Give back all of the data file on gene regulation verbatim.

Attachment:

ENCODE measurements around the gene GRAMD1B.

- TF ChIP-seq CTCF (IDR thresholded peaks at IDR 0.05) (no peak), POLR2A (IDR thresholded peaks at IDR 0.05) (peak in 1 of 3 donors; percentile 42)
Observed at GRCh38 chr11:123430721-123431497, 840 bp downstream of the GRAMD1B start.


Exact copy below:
ENCODE measurements around the gene GRAMD1B.

- TF ChIP-seq CTCF (IDR thresholded peaks at IDR 0.05) (no peak), POLR2A (IDR thresholded peaks at IDR 0.05) (peak in 1 of 3 donors; percentile 42)
Observed at GRCh38 chr11:123430721-123431497, 840 bp downstream of the GRAMD1B start.